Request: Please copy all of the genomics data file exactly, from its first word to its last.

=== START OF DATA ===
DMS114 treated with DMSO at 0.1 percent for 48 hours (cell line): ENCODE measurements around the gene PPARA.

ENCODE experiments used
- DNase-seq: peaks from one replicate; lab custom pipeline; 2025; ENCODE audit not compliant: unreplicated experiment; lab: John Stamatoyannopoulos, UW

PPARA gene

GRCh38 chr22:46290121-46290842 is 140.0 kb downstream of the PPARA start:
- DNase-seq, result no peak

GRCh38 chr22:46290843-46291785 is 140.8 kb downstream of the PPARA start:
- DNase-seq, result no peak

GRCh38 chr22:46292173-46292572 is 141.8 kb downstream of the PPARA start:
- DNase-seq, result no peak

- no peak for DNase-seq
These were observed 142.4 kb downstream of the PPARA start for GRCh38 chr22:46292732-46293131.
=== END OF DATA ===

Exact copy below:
DMS114 treated with DMSO at 0.1 percent for 48 hours (cell line): ENCODE measurements around the gene PPARA.

ENCODE experiments used
- DNase-seq: peaks from one replicate; lab custom pipeline; 2025; ENCODE audit not compliant: unreplicated experiment; lab: John Stamatoyannopoulos, UW

PPARA gene

GRCh38 chr22:46290121-46290842 is 140.0 kb downstream of the PPARA start:
- DNase-seq, result no peak

GRCh38 chr22:46290843-46291785 is 140.8 kb downstream of the PPARA start:
- DNase-seq, result no peak

GRCh38 chr22:46292173-46292572 is 141.8 kb downstream of the PPARA start:
- DNase-seq, result no peak

- no peak for DNase-seq
These were observed 142.4 kb downstream of the PPARA start for GRCh38 chr22:46292732-46293131.